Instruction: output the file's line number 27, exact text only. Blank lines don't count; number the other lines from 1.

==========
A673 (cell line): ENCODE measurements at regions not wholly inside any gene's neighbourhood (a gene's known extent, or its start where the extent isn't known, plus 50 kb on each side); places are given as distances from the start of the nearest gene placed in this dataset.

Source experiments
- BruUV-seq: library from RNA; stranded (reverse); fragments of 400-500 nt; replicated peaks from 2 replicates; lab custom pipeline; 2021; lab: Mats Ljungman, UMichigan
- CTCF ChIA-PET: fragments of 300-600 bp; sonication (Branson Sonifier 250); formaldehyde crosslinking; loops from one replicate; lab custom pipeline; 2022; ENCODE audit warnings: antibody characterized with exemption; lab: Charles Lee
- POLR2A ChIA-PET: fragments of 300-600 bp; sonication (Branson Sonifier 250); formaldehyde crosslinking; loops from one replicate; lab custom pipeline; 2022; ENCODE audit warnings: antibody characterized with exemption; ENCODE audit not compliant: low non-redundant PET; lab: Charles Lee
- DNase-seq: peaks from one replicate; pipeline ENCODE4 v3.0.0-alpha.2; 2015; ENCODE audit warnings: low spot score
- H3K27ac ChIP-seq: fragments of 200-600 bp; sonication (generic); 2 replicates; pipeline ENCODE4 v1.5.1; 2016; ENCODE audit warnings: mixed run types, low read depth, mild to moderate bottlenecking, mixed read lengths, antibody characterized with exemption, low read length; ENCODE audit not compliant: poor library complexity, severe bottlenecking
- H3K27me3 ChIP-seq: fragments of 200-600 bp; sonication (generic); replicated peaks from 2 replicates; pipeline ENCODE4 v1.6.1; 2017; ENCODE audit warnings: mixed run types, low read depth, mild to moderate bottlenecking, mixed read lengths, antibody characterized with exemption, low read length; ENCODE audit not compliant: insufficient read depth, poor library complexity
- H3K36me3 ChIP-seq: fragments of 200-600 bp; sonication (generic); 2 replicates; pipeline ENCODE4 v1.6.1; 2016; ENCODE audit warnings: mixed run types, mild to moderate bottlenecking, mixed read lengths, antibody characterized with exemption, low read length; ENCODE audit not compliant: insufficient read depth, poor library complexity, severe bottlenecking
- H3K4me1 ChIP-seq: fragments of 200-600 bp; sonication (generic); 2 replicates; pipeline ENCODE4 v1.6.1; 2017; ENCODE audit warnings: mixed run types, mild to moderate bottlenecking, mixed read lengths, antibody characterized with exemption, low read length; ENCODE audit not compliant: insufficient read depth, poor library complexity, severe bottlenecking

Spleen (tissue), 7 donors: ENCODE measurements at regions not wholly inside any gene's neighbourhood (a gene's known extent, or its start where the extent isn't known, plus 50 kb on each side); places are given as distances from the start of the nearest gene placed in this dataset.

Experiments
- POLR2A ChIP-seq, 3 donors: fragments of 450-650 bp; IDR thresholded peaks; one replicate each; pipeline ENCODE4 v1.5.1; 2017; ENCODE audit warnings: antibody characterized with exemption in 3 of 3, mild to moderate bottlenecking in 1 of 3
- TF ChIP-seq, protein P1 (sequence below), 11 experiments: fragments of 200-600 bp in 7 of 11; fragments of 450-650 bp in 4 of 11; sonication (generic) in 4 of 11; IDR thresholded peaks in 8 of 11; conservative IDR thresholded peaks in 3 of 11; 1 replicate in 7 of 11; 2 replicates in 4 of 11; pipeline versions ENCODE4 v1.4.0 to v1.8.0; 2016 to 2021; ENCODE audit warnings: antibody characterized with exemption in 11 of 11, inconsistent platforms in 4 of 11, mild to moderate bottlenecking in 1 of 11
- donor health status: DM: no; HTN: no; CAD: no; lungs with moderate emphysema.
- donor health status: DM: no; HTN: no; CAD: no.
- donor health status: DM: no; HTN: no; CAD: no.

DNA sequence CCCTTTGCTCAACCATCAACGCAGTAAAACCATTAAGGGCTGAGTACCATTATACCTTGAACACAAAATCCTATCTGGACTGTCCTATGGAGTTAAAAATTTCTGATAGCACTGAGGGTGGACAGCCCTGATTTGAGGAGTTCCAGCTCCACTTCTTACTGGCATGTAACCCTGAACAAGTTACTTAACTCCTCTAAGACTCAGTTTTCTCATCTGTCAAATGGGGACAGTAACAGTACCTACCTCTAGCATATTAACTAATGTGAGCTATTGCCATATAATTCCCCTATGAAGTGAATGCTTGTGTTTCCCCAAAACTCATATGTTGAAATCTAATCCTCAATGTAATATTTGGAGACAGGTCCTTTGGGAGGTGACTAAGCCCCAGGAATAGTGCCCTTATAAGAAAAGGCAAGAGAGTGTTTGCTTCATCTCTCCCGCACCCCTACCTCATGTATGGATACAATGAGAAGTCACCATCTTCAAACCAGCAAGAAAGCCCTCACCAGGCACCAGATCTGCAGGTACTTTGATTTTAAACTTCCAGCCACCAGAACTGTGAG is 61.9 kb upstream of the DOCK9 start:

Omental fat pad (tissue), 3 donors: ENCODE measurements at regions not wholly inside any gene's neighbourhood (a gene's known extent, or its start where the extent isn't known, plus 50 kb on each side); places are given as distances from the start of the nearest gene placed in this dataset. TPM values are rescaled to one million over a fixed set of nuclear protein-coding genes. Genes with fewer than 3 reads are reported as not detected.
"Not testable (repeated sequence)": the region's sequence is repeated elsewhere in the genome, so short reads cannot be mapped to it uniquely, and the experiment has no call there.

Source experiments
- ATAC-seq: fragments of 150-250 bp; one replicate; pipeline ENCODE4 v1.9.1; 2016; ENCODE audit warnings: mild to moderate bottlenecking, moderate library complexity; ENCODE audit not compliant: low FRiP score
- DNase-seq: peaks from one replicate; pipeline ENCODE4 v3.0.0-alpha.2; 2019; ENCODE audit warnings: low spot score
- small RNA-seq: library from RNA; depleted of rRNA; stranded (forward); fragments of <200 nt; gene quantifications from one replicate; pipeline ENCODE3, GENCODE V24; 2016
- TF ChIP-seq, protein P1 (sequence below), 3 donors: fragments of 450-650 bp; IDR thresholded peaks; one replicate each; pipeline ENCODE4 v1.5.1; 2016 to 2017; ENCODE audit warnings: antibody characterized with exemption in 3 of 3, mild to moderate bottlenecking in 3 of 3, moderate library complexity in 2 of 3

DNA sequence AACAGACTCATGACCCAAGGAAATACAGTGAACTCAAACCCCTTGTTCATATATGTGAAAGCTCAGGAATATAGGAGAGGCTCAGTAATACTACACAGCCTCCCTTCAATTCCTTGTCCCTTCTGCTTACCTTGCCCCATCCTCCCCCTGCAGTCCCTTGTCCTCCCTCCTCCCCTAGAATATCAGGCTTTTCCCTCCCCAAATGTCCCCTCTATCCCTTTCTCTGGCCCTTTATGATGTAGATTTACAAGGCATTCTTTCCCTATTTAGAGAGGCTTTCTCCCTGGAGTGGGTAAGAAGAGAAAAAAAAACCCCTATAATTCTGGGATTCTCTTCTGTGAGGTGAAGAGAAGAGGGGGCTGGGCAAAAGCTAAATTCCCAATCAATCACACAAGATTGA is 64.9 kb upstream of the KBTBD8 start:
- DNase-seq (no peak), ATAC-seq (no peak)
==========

- DNase-seq (no peak), ATAC-seq (no peak)